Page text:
Holding my own in a sea of talent
My whole goal for the World Games was to just make it to team tryout day. The top 8 men and women compound archers from the Texas Shootout qualification day, would be invited to the tryout day, with lower slots filling in for any that turned down the opportunity. The 8 chosen archers would all compete in a round robin day of shooting one elimination match against each of the other 7 competitors in respected class (men or women).
Only the top two would be selected for a spot on the World Games team representing the US in Colombia. I knew top 2 was not a realistic goal at this stage of my archery career, so making the top 8 would guarantee me the added experience of getting to shoot against some of the top archers in the US (and even the world).
As it turned out, one of the top 8 declined their spot, so the 9th ranked woman from qual day also got to participate. This meant I was the #7, and theoretically meant I should at least win one match. My goal was to focus on my score and my shooting and not pay attention to the number of matches I was winning.
My first match up was against Sarah Lance, who was the #2. The wind was pretty light and as it was early am, I was ready to go. I started with a bang, shooting a perfect 30 on the first end (the only one on the field), giving me an early lead. I continued to shoot well, but I had an 8 in the 4th end, opening the door for Sarah to take back the lead. I held even with her in the 5th end and on the sixth shot another perfect 30 to finish at 143 (my highest elimination score yet). Unfortunately, she shot a 29, giving her a 144 and a 1 point victory over me. This was a tough loss knowing I had 1)shot a personal best and 2)had the second highest score on the entire field, but again I had to remember the positives and move on from there.
My next opponent was Erika Jones, a gazillion time world champion, who I hope to shoot as well as some day. I was a little intimidated getting to shoot with her, but I also knew I had beat her with our scores from the first match. She shot two perfect 30s to start the match, so even with 29s I was already 2 points down. I finished with a 140 and another loss, but I was excited when Erika said I was shooting really well (and I could tell she meant it).
My next match against Carlie Cochran (team usa world cup member) was somewhat of a disaster, shooting just a 133. I had at least one 8 in every end of 3 and just couldn’t seem to put it together, NOTHING felt right. I figured everyone was bound to at least one bad match, so I just focused on throwing it out of my mind. Next up for me was Tristan Skarvan, who had won 2nd place for the tournament the day before. I had 3 losses and no wins at this points, so again I had to remind myself of my goals. I wasn’t trying to win, I was gaining experience and focusing on making good quality shots.
The wind was picking up a little bit more now (though nothing like qualification day), but I managed to shoot another 140 AND take the win! Now I was ecstatic knowing that I at least had one win, so I wouldn’t be the only winless competitor that day. This gave me confidence going into my match against Mackenzie Kieborz (the #8), whom I’d shot on the same bale with during qualifications. I knew she was beatable, and I started with a lead, however, I fell apart 1/3 way through the match, giving her an easy win 139-134. I was bummed, but knew I still had 2 more matches against top ranked opponents.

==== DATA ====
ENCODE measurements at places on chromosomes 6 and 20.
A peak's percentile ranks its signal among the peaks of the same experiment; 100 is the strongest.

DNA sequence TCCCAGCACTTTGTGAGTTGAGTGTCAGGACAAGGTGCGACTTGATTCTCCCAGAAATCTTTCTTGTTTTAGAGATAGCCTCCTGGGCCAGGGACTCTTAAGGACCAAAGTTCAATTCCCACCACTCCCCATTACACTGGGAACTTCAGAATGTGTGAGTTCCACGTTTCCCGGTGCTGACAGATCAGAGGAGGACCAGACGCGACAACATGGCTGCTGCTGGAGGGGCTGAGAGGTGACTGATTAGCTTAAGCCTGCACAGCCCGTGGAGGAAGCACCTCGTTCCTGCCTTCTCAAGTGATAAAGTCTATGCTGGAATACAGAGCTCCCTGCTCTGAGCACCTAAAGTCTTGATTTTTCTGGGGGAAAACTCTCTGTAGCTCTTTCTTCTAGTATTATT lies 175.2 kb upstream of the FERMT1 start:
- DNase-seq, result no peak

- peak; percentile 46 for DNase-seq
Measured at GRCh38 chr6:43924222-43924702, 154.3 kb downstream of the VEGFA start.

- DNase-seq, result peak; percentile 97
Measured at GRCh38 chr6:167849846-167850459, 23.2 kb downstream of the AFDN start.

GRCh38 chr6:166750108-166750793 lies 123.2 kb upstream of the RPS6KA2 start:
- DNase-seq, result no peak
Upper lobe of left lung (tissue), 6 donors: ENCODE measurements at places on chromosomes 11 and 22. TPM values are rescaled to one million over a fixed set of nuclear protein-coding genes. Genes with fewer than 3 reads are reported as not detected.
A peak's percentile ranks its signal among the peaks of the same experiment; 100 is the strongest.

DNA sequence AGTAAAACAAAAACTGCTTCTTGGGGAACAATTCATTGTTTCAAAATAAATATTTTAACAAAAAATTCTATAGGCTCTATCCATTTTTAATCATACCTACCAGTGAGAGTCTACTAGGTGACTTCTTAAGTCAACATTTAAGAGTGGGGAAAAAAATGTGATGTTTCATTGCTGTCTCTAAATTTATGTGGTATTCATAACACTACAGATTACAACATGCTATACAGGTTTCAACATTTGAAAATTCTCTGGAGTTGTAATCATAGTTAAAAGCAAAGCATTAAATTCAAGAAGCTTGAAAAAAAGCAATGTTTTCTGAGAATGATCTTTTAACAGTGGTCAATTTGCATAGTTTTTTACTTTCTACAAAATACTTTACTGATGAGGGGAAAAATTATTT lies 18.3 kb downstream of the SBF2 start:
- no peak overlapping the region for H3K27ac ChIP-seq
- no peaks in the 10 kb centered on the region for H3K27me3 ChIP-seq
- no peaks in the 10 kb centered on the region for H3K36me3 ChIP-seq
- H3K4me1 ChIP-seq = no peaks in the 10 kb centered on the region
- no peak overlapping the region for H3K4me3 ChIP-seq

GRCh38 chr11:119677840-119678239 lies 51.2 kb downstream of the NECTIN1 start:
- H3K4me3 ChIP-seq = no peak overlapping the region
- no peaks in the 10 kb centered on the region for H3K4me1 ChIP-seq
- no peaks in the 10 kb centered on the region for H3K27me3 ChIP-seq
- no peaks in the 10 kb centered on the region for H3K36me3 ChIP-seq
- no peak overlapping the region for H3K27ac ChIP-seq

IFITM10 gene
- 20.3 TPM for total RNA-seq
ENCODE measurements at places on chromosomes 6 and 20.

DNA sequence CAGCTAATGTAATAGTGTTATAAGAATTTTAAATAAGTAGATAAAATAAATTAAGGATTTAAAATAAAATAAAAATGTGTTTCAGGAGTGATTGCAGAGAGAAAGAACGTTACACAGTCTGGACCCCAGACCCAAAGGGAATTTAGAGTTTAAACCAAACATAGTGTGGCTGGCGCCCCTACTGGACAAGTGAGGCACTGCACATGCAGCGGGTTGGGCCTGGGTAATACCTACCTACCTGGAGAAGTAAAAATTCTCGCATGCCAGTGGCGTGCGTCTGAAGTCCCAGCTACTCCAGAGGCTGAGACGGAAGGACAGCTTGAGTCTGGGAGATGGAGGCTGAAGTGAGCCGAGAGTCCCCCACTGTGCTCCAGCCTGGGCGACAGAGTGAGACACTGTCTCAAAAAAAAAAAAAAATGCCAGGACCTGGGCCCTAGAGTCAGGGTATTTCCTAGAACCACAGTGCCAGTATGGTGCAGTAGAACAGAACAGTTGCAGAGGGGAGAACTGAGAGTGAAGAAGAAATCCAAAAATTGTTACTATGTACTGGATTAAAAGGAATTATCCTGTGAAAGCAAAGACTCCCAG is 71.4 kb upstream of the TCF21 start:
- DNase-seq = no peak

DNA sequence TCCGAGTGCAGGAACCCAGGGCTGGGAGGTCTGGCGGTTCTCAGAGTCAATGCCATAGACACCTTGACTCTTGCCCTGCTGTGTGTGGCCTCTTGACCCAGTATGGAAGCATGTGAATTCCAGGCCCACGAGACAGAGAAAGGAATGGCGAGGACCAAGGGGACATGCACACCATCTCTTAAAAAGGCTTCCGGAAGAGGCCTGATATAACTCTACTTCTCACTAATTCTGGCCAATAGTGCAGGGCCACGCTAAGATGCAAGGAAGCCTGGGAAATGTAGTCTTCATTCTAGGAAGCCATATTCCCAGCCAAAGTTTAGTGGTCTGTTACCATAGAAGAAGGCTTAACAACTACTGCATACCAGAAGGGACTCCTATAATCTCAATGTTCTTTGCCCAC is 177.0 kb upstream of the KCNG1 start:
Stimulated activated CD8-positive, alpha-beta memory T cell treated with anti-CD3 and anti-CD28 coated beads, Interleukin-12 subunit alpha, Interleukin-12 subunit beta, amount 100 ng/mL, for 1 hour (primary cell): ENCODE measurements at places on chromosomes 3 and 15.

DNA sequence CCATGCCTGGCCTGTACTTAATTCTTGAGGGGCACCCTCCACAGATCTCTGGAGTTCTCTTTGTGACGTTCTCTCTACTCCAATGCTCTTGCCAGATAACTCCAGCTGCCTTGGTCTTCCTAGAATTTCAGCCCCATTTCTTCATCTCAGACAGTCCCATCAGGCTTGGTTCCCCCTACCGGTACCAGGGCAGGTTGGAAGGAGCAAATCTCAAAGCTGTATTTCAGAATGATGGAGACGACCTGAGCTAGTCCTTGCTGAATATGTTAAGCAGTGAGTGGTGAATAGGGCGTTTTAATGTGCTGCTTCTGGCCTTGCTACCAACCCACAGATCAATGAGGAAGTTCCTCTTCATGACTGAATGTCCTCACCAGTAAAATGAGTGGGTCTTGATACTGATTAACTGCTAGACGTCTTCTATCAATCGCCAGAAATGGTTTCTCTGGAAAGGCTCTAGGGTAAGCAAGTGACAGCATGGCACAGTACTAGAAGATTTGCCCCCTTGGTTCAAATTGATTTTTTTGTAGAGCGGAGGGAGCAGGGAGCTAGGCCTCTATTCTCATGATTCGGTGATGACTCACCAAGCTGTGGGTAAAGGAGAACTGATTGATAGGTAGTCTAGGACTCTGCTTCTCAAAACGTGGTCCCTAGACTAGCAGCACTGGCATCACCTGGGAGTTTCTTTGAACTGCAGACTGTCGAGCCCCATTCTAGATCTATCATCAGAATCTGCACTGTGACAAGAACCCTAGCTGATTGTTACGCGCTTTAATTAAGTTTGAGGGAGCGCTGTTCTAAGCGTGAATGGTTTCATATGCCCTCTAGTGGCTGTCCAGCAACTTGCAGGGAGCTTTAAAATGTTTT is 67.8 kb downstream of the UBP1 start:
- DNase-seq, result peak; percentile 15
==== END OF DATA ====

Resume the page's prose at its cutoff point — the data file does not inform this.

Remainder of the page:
I learned a big lesson in my next match against Diane Watson (world cup champion). She had a 5 point advantage over me after just 2 ends, so I knew the match was over. Not because I was shooting bad, but because she was shooting lights out, and I knew there was no way to come back from a 5 point deficit after just 2 ends. Boy was I wrong! On the next end I shot a 29, and she shot a 26 (with a 6), knocking her lead to just 2. Next end, I believe I shot a 28 and she shot 23, giving me a good lead. Knowing how easy it was for the tides to turn, I tried to remain focused for the final end, knowing if I just shot good shots, there was no way she could take the lead back from me. I finished with an 10,9,9, giving me a score of 139 and the win.
It was now time for my final match up against Christie Colin, another multiple time world cup champion. Previously, I had written this match off as a guaranteed loss, but after my last match, I realized anything is possible in match play. We both had strong starts, but after 2 ends, I had a 1 point advantage. The wind got funky in the 3rd end, giving us both fits, but I managed a 27 (10,9,8) expanding my lead. Again, I tried to focus on just making good shots and not focusing on the fact that I was winning against Christie, and my last two ends were 29s, giving me a decent margin of victory.
I couldn’t have been happier with the way the day ended, even though I finished in 7th right where I started (and lost my first match with the 2nd highest score on the field). I knew that with the exception of two of my matches I had shot well, I had a new personal best in elimination rounds, and I beat 3 top ranked archers. This gives me the confidence to know that I am close. I can compete against the world’s best, and I just need to focus on each shot and making sure my bad shots don’t happen (or less frequently). If I can do that, the sky is the limit!